History may not repeat itself, but it can rhyme. And in 2020, we may see David Peterson play a role closely resembling what Noah Syndergaard did for the New York Mets in 2015.
Five years ago, the name Noah Syndergaard was on the radar of only the most dedicated New York Mets fans. Prior to his MLB debut, he was nothing more than a prospect the fans hoped would become a star in the big leagues.
In the seasons since, Syndergaard has done a nice job for the Mets with some varying results. At his best, Thor looks like a potential MLB ace. At his worst, he’s a little more reckless on the mound than most would prefer.
The Mets will be without Syndergaard in 2020. However, they do have another prospect they can turn to for some help if indeed.
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History doesn’t always repeat itself. As the saying now goes, history often rhymes. If true, we may see David Peterson as the midseason asset the Mets add to the roster.
Peterson stands at a towering 6’6 just as Syndergaard does on the mound. This imposing stature gives him an obvious connection with Thor.
The most obvious difference from a physical standpoint is the fact that Peterson throws his lightning bolts with his left arm. Syndergaard does so with his right.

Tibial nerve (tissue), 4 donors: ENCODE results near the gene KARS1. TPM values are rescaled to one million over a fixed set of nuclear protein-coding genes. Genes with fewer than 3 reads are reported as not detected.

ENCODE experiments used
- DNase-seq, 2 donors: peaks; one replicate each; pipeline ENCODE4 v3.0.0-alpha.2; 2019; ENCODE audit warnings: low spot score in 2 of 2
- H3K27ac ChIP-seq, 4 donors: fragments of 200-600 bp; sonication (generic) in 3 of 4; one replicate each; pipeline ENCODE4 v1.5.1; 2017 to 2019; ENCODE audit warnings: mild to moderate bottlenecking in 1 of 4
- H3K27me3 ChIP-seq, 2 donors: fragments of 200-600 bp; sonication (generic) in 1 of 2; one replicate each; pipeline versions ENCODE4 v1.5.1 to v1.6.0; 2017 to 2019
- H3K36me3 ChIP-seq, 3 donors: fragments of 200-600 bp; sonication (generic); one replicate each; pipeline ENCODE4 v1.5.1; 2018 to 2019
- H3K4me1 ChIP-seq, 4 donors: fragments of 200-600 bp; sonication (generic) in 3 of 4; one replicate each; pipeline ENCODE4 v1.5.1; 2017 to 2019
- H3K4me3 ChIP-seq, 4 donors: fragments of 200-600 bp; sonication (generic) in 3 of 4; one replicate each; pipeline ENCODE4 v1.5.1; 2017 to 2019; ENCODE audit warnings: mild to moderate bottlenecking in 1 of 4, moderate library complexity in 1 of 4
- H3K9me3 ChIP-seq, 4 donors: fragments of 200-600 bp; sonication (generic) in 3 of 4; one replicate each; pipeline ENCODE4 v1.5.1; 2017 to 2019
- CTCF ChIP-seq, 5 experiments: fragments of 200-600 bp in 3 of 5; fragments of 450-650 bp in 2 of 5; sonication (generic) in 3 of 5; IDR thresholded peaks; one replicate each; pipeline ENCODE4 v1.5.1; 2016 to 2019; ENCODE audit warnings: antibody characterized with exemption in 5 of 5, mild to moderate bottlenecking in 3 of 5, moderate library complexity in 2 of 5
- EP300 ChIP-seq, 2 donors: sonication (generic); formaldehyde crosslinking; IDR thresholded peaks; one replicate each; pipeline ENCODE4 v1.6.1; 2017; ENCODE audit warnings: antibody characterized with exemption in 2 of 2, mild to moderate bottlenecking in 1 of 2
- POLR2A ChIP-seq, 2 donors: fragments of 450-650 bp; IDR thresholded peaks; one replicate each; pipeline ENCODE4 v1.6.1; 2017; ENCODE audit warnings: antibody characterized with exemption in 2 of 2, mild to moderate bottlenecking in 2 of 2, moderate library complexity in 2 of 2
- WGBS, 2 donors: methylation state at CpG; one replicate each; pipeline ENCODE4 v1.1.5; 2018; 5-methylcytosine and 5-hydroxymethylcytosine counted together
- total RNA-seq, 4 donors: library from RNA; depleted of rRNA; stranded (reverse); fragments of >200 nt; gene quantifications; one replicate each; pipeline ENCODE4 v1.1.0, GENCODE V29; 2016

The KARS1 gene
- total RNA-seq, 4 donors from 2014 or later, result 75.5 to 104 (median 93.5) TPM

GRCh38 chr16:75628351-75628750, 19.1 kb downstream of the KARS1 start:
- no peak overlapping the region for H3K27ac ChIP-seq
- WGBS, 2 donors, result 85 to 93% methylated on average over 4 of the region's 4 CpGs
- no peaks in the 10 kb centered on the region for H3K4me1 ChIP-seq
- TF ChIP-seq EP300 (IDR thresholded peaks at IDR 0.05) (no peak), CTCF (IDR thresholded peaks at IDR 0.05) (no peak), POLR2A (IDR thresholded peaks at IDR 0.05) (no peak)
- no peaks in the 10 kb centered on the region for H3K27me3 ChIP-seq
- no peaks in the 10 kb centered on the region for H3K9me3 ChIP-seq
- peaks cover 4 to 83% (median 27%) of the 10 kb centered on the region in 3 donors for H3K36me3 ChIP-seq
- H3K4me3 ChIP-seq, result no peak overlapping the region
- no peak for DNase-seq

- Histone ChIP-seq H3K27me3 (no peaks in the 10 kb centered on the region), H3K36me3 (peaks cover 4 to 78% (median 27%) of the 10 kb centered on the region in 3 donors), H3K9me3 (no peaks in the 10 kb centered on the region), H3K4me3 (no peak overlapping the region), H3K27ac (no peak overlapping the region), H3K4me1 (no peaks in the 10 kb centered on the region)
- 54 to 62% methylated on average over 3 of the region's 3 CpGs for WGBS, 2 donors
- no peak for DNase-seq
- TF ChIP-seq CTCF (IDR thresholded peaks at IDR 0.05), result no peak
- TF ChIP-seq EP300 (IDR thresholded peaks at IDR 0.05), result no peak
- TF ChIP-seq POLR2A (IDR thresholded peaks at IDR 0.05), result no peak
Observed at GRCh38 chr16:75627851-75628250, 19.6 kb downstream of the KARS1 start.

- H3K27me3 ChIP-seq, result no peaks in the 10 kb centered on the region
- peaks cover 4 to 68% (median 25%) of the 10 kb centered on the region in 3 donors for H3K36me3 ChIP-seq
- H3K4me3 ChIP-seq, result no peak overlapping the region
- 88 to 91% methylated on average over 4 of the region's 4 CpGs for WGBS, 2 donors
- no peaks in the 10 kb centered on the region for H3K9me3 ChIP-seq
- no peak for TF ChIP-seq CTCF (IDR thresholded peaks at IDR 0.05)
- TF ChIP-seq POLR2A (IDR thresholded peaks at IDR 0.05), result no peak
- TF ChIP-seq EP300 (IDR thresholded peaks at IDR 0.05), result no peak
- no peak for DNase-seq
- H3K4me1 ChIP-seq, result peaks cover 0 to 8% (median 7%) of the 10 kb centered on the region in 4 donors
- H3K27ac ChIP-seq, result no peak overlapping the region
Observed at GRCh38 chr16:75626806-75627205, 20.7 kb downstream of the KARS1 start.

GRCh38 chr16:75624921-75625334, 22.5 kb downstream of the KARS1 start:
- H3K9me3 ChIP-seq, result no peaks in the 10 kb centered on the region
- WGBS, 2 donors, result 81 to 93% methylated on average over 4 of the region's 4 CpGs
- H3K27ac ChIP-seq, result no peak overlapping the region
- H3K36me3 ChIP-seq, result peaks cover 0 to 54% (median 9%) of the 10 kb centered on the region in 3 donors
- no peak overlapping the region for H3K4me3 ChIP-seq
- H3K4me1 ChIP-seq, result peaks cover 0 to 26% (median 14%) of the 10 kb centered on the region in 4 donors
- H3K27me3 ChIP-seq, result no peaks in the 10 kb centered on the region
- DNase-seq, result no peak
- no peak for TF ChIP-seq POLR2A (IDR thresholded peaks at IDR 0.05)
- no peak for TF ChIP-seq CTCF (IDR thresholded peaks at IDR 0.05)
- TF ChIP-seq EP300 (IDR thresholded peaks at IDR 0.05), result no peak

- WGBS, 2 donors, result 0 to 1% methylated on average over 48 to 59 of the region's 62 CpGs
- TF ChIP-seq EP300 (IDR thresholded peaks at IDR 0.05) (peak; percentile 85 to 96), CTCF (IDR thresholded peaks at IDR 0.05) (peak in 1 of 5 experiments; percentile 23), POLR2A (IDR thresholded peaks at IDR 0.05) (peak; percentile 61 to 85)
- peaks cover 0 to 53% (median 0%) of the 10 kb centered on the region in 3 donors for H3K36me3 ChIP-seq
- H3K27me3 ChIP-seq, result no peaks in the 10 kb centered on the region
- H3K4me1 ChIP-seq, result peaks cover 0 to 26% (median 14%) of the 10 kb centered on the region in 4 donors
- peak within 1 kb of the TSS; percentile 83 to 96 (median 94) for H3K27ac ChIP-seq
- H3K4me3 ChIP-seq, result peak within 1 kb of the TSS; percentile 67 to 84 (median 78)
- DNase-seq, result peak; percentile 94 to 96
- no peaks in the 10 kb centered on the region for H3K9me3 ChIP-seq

Before the league went into a standstill, it looked like Peterson would begin 2020 in Triple-A with the Syracuse Mets. I still think this is the case, but his stay there may not be long.
If Major League Baseball expands the rosters, for instance, the Mets may view Peterson as a candidate to crack the big league club at some point. A shorter season means every game counts a bit more. As a club is now down one arm, it’s even more likely they will need to dip into their starting pitching depth.
Peterson happens to be one of those chips that can help out.
Back in 2015, Syndergaard did something similar. His debut was in mid-May after a strong early start in Triple-A. He helped carry the wave of excellence by the 2015 club all the way to the World Series. As you may even recall, he was the only pitcher to win a game against the Kansas City Royals in the finals.
Peterson won’t have nearly as much time to pitch in a big league uniform this year. Depending on how the rules are set up for rookie and if there are changes to when their big league clock begins, the Mets may choose to hold off on promoting him too early. After all, he is one of the last notable pitching prospects on the farm anywhere near big-league ready.
I’m still not sold on Peterson becoming a huge impact player anytime soon. He didn’t perform at a high level in 2019, but things change quickly. Plenty of superstar minor leaguers fizzle out fast just as some unknowns seem to drop from the sky.
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If there’s any chance for some rhyming history with the 2020 Mets when placed in prose along with the 2015 season, it could mean we see Peterson as this year’s version of Syndergaard.